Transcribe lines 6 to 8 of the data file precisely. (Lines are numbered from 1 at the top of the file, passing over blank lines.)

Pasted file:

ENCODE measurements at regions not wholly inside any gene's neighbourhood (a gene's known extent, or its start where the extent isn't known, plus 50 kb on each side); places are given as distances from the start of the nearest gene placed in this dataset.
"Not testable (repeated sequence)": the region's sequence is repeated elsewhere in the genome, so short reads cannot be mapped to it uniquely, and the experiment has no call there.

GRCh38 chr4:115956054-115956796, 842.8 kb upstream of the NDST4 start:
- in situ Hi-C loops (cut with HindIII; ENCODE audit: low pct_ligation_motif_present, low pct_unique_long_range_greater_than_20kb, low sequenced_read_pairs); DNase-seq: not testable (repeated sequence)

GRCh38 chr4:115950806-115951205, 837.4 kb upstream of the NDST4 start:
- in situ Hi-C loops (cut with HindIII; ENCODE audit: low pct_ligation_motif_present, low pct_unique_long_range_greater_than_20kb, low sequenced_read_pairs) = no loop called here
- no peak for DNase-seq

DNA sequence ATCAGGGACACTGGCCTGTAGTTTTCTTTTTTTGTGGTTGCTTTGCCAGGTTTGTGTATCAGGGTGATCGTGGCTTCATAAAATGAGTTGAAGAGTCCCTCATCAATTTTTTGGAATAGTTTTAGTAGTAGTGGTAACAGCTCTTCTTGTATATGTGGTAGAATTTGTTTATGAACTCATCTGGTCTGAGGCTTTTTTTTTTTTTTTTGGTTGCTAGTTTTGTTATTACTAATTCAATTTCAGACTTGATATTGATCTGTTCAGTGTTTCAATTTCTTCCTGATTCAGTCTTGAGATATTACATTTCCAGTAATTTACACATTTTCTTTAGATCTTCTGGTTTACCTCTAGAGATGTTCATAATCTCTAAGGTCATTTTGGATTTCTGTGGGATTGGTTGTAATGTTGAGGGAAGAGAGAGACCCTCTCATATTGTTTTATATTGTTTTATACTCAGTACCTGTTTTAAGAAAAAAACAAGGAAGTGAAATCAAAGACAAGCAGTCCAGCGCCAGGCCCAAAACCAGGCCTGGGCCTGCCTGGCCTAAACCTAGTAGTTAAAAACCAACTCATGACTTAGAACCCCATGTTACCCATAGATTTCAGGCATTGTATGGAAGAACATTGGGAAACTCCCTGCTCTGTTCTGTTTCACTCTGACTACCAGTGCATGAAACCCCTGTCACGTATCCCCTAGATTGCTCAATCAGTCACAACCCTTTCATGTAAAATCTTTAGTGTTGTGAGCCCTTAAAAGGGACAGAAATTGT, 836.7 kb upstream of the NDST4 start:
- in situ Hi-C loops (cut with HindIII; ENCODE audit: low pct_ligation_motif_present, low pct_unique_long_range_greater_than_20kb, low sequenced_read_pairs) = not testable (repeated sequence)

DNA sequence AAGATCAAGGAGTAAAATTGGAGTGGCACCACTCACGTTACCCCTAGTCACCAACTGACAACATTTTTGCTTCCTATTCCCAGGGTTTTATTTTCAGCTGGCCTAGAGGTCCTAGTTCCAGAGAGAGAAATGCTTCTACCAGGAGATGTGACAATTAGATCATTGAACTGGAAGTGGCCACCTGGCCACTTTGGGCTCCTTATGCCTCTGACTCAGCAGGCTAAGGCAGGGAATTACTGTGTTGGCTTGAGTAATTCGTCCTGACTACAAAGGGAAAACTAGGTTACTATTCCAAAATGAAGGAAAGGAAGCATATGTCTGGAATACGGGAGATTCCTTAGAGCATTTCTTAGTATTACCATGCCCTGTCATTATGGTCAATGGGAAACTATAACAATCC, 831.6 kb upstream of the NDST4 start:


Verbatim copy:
- in situ Hi-C loops (cut with HindIII; ENCODE audit: low pct_ligation_motif_present, low pct_unique_long_range_greater_than_20kb, low sequenced_read_pairs) = no loop called here
- no peak for DNase-seq

DNA sequence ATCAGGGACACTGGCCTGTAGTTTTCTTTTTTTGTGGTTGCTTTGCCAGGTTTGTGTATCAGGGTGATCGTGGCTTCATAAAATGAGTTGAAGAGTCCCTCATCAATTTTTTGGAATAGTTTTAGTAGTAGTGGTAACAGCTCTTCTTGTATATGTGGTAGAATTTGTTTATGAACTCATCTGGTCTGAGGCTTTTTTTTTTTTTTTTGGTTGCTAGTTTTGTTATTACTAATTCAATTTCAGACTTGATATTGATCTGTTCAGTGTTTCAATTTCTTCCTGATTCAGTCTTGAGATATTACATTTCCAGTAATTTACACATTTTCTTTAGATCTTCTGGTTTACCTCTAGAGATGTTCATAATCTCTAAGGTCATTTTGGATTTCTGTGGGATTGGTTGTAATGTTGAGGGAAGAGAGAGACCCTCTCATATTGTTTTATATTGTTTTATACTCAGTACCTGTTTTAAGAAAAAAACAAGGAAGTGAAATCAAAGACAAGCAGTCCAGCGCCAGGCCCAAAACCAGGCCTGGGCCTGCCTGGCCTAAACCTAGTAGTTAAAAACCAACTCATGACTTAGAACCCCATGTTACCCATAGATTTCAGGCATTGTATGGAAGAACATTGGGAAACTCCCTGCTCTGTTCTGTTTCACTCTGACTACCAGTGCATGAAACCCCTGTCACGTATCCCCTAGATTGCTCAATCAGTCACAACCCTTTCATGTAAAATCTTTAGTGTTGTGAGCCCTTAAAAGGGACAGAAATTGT, 836.7 kb upstream of the NDST4 start: